My inbox is always awash with different shipping notifications, especially this time of year, as I’ve got gifts in transit to family members all across the country. “See what packages are coming your way,” sing FedEx, UPS, and the USPS’s Informed Delivery digests. “Here’s the latest on that thing you ordered,” say a billion online stores. The cacophony doesn’t bother me, though. I know I can safely ignore almost all of those emails because an app called Parcel is already keeping me up to date on everything that they’re trying to tell me.
While I’m about to heap a lot of praise on this specific app, it’s worth noting that it’s far from the only package tracking app around (I’ve heard a lot of praise for Shopify’s Shop, which also benefits from being available for Android, and we have to pay homage to an App Store OG like JuneCloud’s Deliveries even if it’s no longer what it once was). If you’re the type of person who does any meaningful amount of shopping online, I cannot recommend having one enough.
Here’s what the workflow looks like: the minute I get a tracking number for a package, I open up Parcel and add it, along with a description of what’s getting delivered. And that’s... pretty much it. The app handles it from there, giving me notifications as it moves toward my house, which makes it so that I don’t have to constantly check where the thing I’m impatiently waiting for is. I’m always ambiently aware that it’s currently somewhere in Kentucky or flying over my house so it can go to a shipping hub before being routed back toward me. And if I want a broader overview, Parcel will show me a list of all the packages I’ve entered, alongside an estimate of how many days until they arrive, as shown in the screenshot at the top of this article.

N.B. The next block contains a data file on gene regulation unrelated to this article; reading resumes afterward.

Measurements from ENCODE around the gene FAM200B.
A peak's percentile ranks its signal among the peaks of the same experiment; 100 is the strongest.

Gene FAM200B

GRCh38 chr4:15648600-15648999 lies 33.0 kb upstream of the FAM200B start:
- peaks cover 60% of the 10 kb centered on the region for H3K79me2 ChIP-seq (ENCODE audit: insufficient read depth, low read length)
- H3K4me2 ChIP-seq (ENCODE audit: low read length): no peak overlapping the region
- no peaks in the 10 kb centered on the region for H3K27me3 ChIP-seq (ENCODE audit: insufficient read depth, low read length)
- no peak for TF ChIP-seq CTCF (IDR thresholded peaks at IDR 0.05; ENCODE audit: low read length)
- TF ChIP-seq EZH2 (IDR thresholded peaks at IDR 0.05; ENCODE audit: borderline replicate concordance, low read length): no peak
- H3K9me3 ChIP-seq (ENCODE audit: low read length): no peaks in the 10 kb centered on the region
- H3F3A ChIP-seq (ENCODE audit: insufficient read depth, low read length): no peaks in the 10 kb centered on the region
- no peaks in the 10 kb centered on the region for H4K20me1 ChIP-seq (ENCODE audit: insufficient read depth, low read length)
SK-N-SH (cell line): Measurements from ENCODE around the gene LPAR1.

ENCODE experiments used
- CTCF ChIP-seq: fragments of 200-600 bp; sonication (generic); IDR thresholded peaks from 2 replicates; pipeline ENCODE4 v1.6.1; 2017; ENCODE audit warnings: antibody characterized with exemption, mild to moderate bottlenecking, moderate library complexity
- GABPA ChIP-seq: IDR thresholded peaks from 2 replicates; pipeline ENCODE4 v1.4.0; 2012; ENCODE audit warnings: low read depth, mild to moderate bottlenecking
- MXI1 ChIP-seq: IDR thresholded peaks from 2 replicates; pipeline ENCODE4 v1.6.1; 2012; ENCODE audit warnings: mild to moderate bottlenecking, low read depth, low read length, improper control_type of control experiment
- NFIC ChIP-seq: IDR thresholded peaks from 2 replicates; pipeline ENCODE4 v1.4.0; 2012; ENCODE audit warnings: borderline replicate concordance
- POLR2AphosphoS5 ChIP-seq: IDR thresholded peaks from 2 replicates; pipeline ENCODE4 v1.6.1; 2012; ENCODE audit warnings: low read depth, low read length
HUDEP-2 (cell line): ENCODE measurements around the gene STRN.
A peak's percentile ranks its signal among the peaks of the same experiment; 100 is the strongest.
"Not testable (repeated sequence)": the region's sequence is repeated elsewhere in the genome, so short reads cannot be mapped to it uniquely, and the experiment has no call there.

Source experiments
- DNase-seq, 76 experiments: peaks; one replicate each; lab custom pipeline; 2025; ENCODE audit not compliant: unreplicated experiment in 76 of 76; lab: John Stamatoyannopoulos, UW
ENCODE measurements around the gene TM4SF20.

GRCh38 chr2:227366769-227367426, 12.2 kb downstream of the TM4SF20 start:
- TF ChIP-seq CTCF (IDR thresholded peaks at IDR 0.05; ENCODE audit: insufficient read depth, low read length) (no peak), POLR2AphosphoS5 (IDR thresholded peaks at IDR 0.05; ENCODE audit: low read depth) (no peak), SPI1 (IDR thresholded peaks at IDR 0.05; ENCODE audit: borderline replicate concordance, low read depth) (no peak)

(Conveniently, the length of that list also acts as a good indicator of whether I’ve been doing too much shopping. If it takes up my entire phone screen, it’s a good sign that I need to cut back.)
As for why I use Parcel specifically — and am willing to pay the $4.99 yearly subscription — there are a few features it has that make it perfect for the specific way I use apps. Perhaps the biggest is that there’s a version of it for macOS, so I’m not limited to tracking and adding packages on my phone. It also has a ton of options when it comes to how it arranges data; if I wanted to see how many days it’d been since my items shipped rather than how long it was until they’re delivered, there’s an option for that. I have my list arranged to put the packages with the most recent updates at the top, but there are also several other options.
Parcel is also relatively omnivorous. It can track packages from pretty much every major carrier here in the US, and according to its website, it can even automatically add and track packages from Amazon if you give it access to your account. I would recommend reading reviews for any tracking apps you’re looking at if you frequently shop at Amazon, though, as not all of them handle those packages gracefully. (I can’t personally speak to whether Parcel does or not, as I try to avoid the retailer.)
Having an overview of where your packages are may seem like peak consumerism — and I’ll admit that it kind of is. But it’s not just useful for stimulating the part of your brain that wants the thing you ordered right now; I’ve also found it very helpful whenever I’m selling things on eBay and want to make sure my customers are getting their orders on time. It’s also nice to know when something’s gone wrong in the shipping process, so I’m not waiting by the door for something that was supposed to be arriving but got held up somewhere.
While I actively appreciate my package manager around holidays and birthdays, it’s a handy tool to have year-round, and you should make this the time you give one a try if you’ve never gotten into the habit before. (Searching your email for tracking numbers and then Googling them individually really is no way to live!)
If you’re intrigued by Parcel specifically, you can download it for iOS here and macOS here — you can try it out for free, though premium features like notifications do require a subscription. And if you’d rather try something else, there are plenty of alternatives available on the App and Play stores.